On Dirk Nowitzki (Game 1, 2011 West Finals)

Well, this came out of nowhere.  Two teams that engaged in solid defense down the stretch met, and the result was a wild 121-112 back to the 80s shootout.  The numbers coming out of this were incredible.  Kevin Durant scored 40 points on 18 shots, had a TS% for the game of 75.9% and was not even the sickest performance on the court.  That of course was Dirk Nowitzki’s historic 93.9% TS day scoring 48 points on 15 shots.  (24-24 from the line)  There have been a lot of ways to put the game in perspective.  Indeed, the TS% is one way.  Another one I liked was the idea of points per miss.  However, in the history of brutal individual efficiency, what if we add in turnovers to Dirk’s performance.  What this means is that Dirk, could have (theoretically) scored 58 points between the turnovers, and shot attempts.  He got 48 of them, for an 82.8%.  For some perspective Kevin Durant with his 18-19 FT, 18 FGA, and 3 turnovers scored 40 out of 61 points, or 65.6%.  Indeed, below are the percentage of possible points scored for the top 10 scorers in the league this season, and a few other interesting names sprinkled in.

  1. Kevin Durant: 2161 points, 1538 FGA, 675 FTA, 218 TO = 4187 possible points = 51.6%
  2. LeBron James: 2111 out of 4201 = 50.2%
  3. Carmelo Anthony: 1940 of 4023 = 49.0%
  4. Dwayne Wade: 1941 of 3894 = 49.8%
  5. Kobe Bryant: 2078 of 4347 = 47.8%
  6. Amare Stoudemire: 1971 of 4061 = 48.5%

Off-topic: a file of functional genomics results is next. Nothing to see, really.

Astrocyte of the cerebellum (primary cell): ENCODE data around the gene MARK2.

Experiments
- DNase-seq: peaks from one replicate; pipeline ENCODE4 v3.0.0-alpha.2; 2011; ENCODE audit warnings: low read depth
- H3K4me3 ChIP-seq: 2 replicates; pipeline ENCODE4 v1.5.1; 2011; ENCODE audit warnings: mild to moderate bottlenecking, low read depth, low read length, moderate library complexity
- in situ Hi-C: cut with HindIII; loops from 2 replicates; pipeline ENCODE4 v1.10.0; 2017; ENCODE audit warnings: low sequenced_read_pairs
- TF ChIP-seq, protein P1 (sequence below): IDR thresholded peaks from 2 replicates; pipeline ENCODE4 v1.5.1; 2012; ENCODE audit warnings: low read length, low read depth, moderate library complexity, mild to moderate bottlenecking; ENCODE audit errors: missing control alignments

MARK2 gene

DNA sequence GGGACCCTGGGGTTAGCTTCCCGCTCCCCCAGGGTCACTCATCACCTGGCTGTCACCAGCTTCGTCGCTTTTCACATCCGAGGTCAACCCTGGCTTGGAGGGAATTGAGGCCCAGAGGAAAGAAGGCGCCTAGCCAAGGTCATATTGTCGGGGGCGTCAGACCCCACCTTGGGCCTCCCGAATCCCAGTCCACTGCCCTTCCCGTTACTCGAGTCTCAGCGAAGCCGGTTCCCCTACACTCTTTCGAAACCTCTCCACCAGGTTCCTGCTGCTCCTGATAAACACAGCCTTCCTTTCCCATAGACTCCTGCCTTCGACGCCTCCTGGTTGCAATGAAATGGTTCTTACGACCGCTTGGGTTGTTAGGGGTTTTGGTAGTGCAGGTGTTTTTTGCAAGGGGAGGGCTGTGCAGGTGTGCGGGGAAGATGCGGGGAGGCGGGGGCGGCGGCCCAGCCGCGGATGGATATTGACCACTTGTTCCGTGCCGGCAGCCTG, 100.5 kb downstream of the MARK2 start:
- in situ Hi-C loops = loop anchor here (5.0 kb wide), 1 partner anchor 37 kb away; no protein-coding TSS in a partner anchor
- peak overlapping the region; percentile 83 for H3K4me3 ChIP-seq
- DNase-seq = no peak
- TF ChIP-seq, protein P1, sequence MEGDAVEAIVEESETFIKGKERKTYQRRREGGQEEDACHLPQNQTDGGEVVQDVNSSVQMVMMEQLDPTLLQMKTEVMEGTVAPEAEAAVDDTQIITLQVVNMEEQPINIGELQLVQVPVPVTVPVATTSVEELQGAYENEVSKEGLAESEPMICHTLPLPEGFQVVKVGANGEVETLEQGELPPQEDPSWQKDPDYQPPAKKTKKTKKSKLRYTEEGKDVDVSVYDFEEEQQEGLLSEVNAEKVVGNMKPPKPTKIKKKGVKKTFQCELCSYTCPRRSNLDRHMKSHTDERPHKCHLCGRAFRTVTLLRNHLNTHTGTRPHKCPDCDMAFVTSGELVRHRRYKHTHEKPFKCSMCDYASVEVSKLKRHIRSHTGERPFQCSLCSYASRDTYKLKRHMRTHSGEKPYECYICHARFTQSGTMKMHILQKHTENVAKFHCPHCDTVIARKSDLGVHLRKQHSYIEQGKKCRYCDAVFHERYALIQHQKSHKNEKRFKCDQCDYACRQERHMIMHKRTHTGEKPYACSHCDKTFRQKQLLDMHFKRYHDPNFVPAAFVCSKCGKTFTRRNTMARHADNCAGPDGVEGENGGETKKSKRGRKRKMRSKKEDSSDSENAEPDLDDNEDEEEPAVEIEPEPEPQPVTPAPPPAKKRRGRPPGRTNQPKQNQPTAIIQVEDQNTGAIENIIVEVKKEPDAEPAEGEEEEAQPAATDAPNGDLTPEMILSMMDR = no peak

7. Derrick Rose: 2026 of 4305 = 47.1%
  8. Monta Ellis: 1929 of 4157 = 46.4%
  9. Kevin Martin: 1876 of 3571 = 52.5%
  10. Dirk Nowitzki: 1681 of 3075 = 54.7%

Really Nowtizki is well clear of the field in the ability to not waste chances to score.  Indeed scoping random names in the Top 20 you see Paul Pierce at 53.3% and see just how rare an air he is.  Dirk does not create for his teammates by passing them the ball per se, but he does it by not hogging scoring chances.  It is a talent that exists in negative space, so it’s not fun or sexy – the ability to not do something.  But it is considerable and last night it was on display for the nation.

But, as for the game in total – is there anything of consequence which can be gleaned?  Unlike Game 1 in the East, a lot here did not go to script.  Neither defense will be very proud of its performance.  Both of these teams have shown offensive chops, but in a reasonably paced game (only 93 possessions, around league regular season average), both teams had sterling PPPs. (to put it another way, no team this season average 1.1 points per possession, both teams flew past 1.2 last night).  Oklahoma City gets to the line more than anybody, and sure enough they got 43 free throw attempts in the 93 possessions, which obliterates their season average, while Dallas got to the line a ton 36 times compared to their more piddly .241 per possession (basically they got to the line 14 more times than normal in this game).  Both teams shot well and made their threes – really neither Oklahoma City’s physicality nor Dallas’ zones made any real impression on the other’s offense.

Will this continue?  Oklahoma City we know will keep drawing fouls at this rate, but can Dallas keep it up?  Obviously, officials have something to do with it, but the Thunder’s inability to keep Dallas off the line was huge.  Of course nobody expects Dirk to shoot like this, but the Mavericks are a jump shooting team – it is the non-jump shots that the Thunder need to be worried about.  Dallas got the win, but it is hard to envision them creating contact at yesterday’s rate – even if Dirk can make those midrange jumpers til the cows come home.


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